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What is "watchful waiting" or active surveillance?

Although it may seem counter-intuitive, sometimes it's better not to treat prostate cancer right away. This treatment option has been termed watchful waiting in the past; today it is more commonly called active surveillance. It is a course of treatment that is only used for early stages of prostate cancer with low Gleason scores in which it is unclear whether the cancer will behave aggressively or grow slowly. In those cases, particularly in light of other factors like age and health, it can make more sense to just sit back and see what happens, thereby avoiding unpleasant side effects from treatment until they're absolutely necessary. If the cancer turns aggressive at any point, proper treatment with radiation, surgery, or chemotherapy can commence.
Marc B. Garnick, MD
Hematology & Oncology
In the past, doctors used the term "watchful waiting" to describe any strategy that involved following a prostate tumor to see if it worsened, whether or not there was a set schedule of testing. And while some practitioners of watchful waiting eventually had their cancer treated, others had no intention of doing so. Today, patients who monitor their cancer closely and plan to have treatment when its activity increases are said to be pursuing "active surveillance." Many doctors now use the terms "watchful waiting" and "observation" when patients don't plan to have treatment.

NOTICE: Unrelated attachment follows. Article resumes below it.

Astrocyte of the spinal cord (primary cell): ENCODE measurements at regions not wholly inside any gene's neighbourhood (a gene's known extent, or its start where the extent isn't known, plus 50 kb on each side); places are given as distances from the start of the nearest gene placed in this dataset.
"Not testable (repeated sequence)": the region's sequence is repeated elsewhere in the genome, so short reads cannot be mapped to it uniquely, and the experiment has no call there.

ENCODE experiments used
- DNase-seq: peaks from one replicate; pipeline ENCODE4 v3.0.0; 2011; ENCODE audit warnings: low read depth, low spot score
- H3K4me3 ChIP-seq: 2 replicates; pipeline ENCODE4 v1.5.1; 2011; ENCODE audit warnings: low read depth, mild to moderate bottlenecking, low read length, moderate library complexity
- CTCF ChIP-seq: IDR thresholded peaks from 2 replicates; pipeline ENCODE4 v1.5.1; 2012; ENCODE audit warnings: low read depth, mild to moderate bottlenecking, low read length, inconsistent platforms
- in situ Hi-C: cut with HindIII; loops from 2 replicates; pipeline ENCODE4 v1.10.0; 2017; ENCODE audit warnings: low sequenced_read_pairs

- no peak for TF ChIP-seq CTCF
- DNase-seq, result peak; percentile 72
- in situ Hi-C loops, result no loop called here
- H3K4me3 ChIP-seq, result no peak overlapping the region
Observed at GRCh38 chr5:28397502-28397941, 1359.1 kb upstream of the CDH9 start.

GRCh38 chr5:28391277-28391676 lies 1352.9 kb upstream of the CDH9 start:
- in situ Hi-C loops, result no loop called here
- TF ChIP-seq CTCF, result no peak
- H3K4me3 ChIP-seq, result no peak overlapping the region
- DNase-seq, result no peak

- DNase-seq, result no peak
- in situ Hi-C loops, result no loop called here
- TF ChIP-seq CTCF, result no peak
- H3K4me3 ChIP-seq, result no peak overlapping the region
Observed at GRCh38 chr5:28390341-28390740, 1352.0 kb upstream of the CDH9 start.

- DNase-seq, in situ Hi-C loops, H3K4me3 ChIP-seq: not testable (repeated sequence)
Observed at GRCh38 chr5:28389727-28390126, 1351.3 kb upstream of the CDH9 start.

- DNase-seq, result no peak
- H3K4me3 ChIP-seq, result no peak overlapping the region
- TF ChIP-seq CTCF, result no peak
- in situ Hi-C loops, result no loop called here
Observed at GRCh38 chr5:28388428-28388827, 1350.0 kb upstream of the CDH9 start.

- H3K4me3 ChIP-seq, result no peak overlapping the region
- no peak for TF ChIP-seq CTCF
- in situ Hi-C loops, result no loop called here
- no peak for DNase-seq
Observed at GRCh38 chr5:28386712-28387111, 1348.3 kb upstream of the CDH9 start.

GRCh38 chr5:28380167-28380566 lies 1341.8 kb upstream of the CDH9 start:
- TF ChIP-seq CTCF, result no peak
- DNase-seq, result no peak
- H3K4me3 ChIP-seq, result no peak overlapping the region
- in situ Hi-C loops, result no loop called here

When is it safe to wait? There are a lot of factors to weigh and no definitive answer to this question. Until more information is available, one option is to postpone treatment but continue to have regular digital rectal examinations (DREs) (to monitor tumor growth) and periodic prostate-specific antigen (PSA) tests (to check for increases in blood levels that might indicate a progression of the cancer) and periodic repeat prostate biopsies. These follow-up tests should be scheduled every four to 12 months, depending on a man's age, biopsy results, and anxiety level. If PSA readings increase sharply or if the doctor feels a new lump during a DRE, the cancer may be advancing, and treatment can be reconsidered. A change in urinary habits can also signal that it's time to begin active therapy. Any man who tends to worry a great deal might prefer treatment over waiting and worrying, even if his tumor is slow-growing. And treatment might also make sense for men suffering from benign prostate enlargement.

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Important: This content reflects information from various individuals and organizations and may offer alternative or opposing points of view. It should not be used for medical advice, diagnosis or treatment. As always, you should consult with your healthcare provider about your specific health needs.